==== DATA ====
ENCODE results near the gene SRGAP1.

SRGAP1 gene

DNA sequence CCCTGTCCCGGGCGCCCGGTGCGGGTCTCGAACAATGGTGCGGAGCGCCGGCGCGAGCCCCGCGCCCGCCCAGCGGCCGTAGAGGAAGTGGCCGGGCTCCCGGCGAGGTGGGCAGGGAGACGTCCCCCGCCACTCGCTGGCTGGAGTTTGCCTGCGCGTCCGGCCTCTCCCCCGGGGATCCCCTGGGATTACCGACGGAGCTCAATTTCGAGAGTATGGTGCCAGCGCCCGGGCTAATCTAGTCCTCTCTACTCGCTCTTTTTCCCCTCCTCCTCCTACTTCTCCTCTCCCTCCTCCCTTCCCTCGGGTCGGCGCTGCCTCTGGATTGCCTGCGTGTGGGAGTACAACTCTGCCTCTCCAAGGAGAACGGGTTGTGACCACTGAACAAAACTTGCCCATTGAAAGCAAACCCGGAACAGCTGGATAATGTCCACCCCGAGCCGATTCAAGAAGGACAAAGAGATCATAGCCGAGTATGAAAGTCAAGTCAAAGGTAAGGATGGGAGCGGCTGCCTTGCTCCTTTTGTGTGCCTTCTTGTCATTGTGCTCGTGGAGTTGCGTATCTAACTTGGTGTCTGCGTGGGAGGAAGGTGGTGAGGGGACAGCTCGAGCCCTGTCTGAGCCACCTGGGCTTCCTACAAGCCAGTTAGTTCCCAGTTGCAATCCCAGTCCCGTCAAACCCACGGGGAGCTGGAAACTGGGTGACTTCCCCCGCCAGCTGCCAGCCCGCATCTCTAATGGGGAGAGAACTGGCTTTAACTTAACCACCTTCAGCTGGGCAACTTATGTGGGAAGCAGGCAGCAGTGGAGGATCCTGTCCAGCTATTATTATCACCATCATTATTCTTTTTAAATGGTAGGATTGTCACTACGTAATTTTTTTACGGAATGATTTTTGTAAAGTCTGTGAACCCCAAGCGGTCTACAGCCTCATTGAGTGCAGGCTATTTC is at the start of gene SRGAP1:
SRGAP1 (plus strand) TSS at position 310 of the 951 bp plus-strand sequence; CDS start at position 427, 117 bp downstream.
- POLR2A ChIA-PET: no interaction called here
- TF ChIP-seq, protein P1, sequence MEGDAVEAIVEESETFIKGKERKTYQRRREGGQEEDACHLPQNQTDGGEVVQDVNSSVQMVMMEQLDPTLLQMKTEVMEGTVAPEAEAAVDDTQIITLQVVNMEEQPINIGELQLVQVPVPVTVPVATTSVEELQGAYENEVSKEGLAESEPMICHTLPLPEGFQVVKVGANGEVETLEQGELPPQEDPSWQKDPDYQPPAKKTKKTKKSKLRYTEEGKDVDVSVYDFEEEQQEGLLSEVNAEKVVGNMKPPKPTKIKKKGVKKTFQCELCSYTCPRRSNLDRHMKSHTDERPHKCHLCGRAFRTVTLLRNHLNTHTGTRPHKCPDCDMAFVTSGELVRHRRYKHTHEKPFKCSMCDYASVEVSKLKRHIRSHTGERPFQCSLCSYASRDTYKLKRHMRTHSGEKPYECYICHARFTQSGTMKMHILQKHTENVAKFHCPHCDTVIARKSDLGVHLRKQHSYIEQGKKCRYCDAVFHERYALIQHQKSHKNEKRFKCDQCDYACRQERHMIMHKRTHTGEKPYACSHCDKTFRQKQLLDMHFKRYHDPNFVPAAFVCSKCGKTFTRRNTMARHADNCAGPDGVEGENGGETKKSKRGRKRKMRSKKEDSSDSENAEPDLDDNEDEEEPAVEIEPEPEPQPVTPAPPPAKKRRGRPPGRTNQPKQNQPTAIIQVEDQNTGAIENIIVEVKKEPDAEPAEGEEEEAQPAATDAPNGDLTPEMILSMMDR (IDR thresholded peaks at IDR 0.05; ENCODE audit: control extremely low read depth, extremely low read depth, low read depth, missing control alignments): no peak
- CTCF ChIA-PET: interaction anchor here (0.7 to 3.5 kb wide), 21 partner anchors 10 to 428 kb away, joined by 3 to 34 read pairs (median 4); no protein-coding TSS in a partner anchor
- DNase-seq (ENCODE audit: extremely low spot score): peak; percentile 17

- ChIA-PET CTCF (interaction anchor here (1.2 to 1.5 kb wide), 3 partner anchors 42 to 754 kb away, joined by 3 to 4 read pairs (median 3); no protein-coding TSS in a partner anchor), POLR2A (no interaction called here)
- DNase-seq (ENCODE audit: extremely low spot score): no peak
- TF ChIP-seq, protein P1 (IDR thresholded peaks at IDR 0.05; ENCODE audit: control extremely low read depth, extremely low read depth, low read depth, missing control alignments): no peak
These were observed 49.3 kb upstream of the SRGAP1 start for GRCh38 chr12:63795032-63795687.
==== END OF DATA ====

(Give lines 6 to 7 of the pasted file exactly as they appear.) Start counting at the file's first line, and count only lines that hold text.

- TF ChIP-seq, protein P1, sequence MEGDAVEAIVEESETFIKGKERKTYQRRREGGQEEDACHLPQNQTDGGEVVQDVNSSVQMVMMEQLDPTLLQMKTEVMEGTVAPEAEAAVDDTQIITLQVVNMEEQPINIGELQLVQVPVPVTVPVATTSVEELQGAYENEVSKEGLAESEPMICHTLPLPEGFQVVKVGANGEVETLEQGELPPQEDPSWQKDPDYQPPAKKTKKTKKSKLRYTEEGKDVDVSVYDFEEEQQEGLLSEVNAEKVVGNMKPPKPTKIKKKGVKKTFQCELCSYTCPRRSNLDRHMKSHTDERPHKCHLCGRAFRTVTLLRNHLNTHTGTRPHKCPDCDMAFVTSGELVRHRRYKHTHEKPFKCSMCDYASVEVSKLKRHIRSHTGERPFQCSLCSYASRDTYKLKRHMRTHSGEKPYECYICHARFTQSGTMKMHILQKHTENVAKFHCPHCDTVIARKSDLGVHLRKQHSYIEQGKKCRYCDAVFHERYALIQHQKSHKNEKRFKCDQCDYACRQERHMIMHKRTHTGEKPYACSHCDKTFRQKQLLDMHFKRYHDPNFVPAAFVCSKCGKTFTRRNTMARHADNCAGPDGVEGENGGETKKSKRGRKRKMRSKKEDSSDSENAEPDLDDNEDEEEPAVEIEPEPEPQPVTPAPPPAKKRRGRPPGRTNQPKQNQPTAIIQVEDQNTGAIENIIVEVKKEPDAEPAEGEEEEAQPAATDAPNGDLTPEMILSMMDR (IDR thresholded peaks at IDR 0.05; ENCODE audit: control extremely low read depth, extremely low read depth, low read depth, missing control alignments): no peak
- CTCF ChIA-PET: interaction anchor here (0.7 to 3.5 kb wide), 21 partner anchors 10 to 428 kb away, joined by 3 to 34 read pairs (median 4); no protein-coding TSS in a partner anchor